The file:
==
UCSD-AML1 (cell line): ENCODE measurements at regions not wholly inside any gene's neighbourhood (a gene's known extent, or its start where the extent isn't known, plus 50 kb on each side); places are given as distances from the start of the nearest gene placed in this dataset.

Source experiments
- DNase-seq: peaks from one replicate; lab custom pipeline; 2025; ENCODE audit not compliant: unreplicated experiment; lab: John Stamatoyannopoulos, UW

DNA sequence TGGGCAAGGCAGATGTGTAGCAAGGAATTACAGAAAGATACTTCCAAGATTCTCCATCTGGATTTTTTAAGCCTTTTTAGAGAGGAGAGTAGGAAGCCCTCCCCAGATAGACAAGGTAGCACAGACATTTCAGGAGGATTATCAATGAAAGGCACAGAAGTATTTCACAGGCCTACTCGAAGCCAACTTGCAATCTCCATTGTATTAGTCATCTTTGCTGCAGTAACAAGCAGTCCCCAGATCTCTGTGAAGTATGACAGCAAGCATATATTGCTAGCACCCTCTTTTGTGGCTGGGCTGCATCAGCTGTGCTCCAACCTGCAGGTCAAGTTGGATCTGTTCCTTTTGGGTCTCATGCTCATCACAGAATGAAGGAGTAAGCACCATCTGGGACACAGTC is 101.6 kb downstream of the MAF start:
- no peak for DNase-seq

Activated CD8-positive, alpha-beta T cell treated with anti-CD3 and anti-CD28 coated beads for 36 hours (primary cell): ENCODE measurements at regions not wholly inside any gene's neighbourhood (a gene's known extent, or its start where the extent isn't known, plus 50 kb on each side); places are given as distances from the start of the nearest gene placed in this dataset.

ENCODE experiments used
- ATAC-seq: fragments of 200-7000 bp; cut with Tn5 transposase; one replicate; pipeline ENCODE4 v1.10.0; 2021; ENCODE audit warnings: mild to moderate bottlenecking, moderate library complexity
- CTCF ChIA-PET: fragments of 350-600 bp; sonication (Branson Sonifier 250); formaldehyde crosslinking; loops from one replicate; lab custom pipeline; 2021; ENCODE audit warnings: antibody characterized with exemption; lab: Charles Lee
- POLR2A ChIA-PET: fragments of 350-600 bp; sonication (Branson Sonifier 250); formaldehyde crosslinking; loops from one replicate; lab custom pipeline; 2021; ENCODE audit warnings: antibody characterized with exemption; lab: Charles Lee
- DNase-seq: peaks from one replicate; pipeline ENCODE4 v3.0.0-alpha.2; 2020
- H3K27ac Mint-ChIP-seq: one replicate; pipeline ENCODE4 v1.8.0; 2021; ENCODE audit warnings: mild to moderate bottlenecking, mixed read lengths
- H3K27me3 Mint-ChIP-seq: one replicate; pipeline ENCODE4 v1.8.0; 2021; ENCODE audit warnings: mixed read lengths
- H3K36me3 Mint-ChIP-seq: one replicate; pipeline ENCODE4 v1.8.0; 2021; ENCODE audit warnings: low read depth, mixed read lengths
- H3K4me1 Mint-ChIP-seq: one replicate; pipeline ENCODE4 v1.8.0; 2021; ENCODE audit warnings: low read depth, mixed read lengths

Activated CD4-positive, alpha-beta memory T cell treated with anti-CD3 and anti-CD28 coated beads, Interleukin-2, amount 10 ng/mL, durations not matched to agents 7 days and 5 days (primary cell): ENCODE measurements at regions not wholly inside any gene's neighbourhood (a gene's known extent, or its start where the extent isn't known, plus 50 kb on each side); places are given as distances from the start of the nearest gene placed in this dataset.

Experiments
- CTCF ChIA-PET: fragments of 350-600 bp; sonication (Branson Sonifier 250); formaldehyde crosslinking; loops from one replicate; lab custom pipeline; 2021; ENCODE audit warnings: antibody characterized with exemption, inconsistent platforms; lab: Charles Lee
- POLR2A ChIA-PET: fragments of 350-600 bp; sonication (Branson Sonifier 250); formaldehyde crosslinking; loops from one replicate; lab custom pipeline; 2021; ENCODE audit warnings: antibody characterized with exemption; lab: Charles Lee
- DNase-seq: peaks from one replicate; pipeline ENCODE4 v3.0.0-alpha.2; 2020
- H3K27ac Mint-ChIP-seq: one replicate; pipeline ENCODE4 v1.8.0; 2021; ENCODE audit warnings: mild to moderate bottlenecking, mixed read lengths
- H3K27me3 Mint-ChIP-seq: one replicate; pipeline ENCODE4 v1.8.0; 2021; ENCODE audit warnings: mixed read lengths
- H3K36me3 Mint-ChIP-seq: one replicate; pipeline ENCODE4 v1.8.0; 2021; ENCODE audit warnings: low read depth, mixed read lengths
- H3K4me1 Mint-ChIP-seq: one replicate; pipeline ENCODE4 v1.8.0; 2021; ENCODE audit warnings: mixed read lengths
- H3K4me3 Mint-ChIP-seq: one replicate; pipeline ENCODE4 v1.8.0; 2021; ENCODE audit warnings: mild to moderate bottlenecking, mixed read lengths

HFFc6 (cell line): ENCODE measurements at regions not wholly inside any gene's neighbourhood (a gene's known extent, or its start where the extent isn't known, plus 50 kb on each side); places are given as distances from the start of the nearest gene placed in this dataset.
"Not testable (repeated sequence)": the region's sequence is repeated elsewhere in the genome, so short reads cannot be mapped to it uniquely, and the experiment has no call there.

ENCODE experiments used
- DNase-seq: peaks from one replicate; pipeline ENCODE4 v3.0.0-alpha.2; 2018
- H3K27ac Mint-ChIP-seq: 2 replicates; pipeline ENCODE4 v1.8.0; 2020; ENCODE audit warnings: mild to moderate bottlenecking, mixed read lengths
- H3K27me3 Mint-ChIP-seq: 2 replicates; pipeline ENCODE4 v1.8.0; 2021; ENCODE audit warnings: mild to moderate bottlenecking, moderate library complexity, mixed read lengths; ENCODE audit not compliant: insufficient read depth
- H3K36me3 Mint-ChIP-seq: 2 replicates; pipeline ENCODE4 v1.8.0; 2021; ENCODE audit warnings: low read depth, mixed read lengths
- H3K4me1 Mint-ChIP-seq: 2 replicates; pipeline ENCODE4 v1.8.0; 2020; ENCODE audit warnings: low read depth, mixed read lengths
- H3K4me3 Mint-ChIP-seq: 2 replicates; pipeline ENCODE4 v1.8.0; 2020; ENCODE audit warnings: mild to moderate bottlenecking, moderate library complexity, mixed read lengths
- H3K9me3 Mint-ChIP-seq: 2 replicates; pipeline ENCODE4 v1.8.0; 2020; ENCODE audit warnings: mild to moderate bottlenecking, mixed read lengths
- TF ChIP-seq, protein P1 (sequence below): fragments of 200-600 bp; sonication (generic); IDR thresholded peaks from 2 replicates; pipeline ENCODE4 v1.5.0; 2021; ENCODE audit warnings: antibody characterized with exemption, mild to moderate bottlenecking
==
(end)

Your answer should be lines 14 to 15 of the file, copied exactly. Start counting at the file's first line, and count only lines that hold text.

- H3K36me3 Mint-ChIP-seq: one replicate; pipeline ENCODE4 v1.8.0; 2021; ENCODE audit warnings: low read depth, mixed read lengths
- H3K4me1 Mint-ChIP-seq: one replicate; pipeline ENCODE4 v1.8.0; 2021; ENCODE audit warnings: low read depth, mixed read lengths